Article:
Who’s going to make sure I’m not a brat now that you’re gone?

A lot of what the Bible refers to as “The suffering of this present time…” actually translates to endless hours of me attempting to process things.

I spend a lot of time alone in my bedroom these days mulling over life – the abrupt left-turn mine has taken, in tandem with remembering endless events and other minutiae.

Right now I can hear you making a classic tongue-in-cheek comment about how grateful you are that I have “so much time for Navel Gazing!”  The implication: Some people have to work, you know.

“You know that work thing,  right?” you might add.  And I would respond cheekily, “No I’m not familiar with the concept of work…I’m a thinker!”

Some of my musings are actualły productive though.  I’m evolving through reflection.  And, at times, it seems a little “worky!”

One recollection that just came randomly flooding back to me today is a memory from Emilie’s wedding. There was this game we played on the dance floor. The DJ initiated it. It was designed to honor marriage, specifically long lasting marriages.

All the married couples are asked out to the dance floor, including the Bride and Groom. And then they are slowly eliminated by the length of time they’ve been married. Or not been married, as it were.

The DJ begins by saying, “Everyone that’s been married less than a day leave the dance floor!” That’s obviously the Bride and Groom, who are now free to go mingle with their single friends.

As the dancing continues, the DJ asks couples married less than one year, then 5 years to exit the dance floor. Then less than 10 years – adios kids!

The remaining couples continue dancing, as they are deeply admired and lauded by the other guests for all the time they’ve put into fidelity and devotion to one another. And the dance floor slowly clears of all the “newlyweds.”

20 years or less? Ha! Go back to your tables and order another glass of wine.  You’re gonna need it.  You newbies don’t know from sacrificial love and endurance spread out over multiple decades.

At 30+ years, you and I had been out there long enough for my feet to hurt in those ridiculous shoes.  But, instead of truly cherishing the moment and the accomplishment of over 3 decades in the trenches of true love, I was super annoyed.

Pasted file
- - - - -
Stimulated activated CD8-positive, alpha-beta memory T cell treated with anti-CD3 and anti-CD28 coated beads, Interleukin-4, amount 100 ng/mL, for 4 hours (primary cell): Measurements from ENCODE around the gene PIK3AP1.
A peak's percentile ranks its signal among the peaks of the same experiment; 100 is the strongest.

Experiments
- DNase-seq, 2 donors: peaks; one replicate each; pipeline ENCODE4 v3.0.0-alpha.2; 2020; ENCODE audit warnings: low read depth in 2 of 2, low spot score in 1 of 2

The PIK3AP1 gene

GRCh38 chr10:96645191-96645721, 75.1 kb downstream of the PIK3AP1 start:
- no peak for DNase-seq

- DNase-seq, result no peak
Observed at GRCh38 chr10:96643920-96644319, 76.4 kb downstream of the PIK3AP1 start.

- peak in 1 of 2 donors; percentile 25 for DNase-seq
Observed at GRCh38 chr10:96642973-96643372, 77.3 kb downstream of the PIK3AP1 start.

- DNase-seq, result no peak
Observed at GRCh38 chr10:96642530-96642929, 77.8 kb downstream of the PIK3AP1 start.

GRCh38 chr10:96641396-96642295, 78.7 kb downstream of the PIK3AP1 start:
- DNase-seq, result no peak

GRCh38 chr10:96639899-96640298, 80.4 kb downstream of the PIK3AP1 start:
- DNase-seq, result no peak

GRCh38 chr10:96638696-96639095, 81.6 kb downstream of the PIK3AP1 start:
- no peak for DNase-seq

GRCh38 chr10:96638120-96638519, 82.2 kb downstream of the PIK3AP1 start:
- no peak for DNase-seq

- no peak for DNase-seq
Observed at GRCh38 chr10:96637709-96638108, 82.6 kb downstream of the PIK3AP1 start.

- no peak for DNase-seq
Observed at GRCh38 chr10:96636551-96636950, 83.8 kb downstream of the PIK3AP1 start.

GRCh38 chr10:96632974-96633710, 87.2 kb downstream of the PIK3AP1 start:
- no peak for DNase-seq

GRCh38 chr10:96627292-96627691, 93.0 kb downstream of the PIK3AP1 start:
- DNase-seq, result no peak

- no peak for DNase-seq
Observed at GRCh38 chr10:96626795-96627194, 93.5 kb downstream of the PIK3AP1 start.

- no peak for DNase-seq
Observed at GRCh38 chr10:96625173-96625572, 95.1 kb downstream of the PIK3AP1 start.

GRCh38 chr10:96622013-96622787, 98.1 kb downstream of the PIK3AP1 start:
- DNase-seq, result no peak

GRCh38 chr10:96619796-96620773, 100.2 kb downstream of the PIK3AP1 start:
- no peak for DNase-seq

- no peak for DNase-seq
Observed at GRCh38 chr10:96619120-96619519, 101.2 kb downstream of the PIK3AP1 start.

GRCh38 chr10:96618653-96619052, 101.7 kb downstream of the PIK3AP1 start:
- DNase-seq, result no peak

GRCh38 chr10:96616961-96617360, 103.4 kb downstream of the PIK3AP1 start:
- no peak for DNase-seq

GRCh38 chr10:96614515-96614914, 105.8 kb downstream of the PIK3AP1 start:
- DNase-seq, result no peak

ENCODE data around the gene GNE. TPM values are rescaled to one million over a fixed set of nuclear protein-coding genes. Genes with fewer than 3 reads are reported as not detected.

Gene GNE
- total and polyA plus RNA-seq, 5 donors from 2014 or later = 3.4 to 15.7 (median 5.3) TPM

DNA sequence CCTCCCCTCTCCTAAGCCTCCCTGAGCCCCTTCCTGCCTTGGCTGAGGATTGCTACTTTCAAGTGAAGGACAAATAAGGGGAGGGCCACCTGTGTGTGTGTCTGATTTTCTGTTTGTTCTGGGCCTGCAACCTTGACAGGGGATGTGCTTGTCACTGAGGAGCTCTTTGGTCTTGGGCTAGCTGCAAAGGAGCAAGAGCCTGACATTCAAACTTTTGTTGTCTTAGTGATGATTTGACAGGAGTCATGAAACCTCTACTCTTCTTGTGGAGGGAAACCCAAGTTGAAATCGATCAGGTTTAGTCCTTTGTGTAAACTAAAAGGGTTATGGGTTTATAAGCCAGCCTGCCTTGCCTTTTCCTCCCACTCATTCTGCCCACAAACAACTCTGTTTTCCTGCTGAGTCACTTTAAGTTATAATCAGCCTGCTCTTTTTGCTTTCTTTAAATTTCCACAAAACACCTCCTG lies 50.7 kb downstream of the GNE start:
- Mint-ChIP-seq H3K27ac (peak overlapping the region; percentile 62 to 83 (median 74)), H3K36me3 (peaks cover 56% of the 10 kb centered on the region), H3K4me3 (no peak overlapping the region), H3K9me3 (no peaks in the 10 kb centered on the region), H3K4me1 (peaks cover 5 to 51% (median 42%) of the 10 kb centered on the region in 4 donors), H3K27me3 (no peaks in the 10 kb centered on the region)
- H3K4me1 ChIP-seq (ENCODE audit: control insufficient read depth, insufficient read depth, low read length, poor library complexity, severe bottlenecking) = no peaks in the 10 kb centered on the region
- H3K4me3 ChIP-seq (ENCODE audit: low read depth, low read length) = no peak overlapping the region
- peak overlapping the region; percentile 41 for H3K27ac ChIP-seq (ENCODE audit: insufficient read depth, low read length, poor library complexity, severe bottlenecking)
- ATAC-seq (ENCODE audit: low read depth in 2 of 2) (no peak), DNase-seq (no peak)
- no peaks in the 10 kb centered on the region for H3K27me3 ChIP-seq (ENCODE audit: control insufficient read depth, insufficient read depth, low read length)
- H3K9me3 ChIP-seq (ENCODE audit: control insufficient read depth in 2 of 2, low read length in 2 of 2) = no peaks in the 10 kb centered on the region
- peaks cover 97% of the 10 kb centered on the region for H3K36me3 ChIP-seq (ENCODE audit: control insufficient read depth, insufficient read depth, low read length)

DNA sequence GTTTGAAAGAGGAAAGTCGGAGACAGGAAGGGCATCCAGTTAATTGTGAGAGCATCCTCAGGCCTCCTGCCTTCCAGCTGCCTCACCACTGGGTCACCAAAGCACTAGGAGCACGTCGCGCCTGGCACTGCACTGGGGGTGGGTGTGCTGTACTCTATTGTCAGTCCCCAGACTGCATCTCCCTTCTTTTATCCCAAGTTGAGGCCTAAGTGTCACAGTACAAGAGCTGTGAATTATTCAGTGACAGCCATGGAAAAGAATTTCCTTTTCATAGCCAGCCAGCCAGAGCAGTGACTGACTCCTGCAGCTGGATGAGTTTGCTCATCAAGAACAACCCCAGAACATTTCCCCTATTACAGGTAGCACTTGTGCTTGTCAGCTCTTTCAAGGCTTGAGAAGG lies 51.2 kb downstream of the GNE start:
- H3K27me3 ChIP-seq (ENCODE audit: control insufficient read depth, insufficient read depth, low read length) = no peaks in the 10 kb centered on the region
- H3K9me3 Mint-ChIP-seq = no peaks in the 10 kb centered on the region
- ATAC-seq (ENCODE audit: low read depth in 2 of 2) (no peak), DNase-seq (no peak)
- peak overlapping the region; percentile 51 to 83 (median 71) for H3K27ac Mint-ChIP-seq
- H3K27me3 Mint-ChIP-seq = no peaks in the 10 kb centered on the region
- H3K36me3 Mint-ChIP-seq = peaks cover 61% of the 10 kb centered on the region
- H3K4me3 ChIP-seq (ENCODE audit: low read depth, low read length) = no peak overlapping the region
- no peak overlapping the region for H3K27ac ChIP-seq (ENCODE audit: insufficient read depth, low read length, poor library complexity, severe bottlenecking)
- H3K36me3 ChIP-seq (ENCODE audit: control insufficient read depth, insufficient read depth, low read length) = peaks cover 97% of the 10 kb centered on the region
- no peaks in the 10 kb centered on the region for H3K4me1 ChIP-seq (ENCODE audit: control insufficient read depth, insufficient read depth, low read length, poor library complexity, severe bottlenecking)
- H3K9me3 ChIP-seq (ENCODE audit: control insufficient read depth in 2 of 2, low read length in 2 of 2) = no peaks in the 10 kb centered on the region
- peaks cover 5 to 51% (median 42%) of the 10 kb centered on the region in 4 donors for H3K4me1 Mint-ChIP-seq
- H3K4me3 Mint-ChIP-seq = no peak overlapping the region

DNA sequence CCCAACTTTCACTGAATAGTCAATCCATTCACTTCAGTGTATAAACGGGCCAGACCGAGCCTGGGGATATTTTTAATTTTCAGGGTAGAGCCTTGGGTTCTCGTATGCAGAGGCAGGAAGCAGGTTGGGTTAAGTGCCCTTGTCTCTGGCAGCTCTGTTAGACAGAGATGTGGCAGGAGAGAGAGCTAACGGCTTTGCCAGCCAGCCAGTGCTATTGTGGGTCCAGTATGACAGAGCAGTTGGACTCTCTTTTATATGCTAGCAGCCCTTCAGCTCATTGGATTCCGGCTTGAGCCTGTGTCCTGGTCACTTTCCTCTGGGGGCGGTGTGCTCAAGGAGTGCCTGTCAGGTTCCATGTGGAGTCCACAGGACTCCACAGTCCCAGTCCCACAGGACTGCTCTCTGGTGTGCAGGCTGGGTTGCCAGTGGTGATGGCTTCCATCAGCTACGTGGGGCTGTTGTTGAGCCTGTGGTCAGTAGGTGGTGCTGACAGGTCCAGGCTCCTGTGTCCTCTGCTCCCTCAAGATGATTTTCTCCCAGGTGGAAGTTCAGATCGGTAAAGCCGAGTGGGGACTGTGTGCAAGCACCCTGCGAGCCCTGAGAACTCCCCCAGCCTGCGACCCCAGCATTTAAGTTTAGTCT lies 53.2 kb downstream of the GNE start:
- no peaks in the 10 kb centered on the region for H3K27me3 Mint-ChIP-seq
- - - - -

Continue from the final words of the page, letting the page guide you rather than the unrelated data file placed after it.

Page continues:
It was my mother.  She was literally dancing all over my last nerve.

I was annoyed because Mom, who had been happily married to my dad for 40 years and widowed from him for 14,  was dancing with her “gentleman friend” and did not yield the dance floor as instructed when the DJ called out’ “40 years or less!”

Her date was a widower as well. It seems they had decided to take credit for all the years they had been married to their own spouses, but then were continuing to count alł the widowed years since their spouses had been deceased.

They just preferred their “take” on the game. In short, they liked their own geriatric math better.

So they kept on dancing.

I was standing there on the sidelines with you after we tapped out at 31 years fuming at my mother’s brazen attempt to steal the limelight.  In my book, Dad died at 40 years and she couldn’t just grab any other old man and dance off the next 14 years for “full marital credit” as if Daddy were still around.

Why I let this bug me so much is a mystery. Or not. Maybe it’s just the ultimate insight into all the obvious flaws in my character. When I complained to you, you said, “Hush, she’s having fun!” You were always the Bigger Man. (Of course you were always bigger and the man…)

But I just kept thinking, she’s cheating!  

I’m not sure why it even mattered so much to me; it’s not like we were giving away a Caribbean Cruise to the winning couple. One of Emilie’s bridesmaid’s grandparents won anyway – Mimi and Pop. I think they’d been married 70 years or something insane like that.

I’m glad they won. Pop died a few months later. It was heartbreaking. At least they were blessed with a long and happy life together…

Unlike us.

I never in a million years dreamed we wouldn’t have a 50th Golden wedding anniversary. I thought we’d be that old couple out there at our grandchildren’s weddings, stealing the show and impressing the hell out everyone with our love and devotion to one another and the fine institution of marriage.

But here I am, all these months later with all this unfettered time to think. It’s hard to believe, but my Mom’s been gone 7 months and you’ve been gone 3 months. And I’m thinking about that stinkin’ dance.

I purposely picked one of our songs, “Lets Stay Together,” by Al Green. I thought the lyrics were so fitting for the tribute.

Suddenly, thanks to my newfound perspective, I now understand where Mom was coming from. She was, in fact, still married to Dad.

As I will always be married to you. It’s not like I’m on a game show and a buzzer went off when you died and I fell down a trap door. You lose! Or maybe I’m doing poorly in a board game, “Oops you lost your husband, move your piece back 10 spaces!”

I completely understand why my mom and her “Gentleman Friend” felt entitled to keep on dancing. They understood the rules to the game better than I did back then.

Hint: There are no rules.

Being widowed is so incredibly different from calling it quits for other reasons. I’m sure all marital losses are painful, but having your Love wrenched away without even the courtesy of an Exit Interview…you always said I was a pouter by nature, but it’s hard for me to imagine that I would ever dance again. I’m surprised and rather impressed my mother could.

But apparently she could.

And she did.

And I’m terribly thankful for that.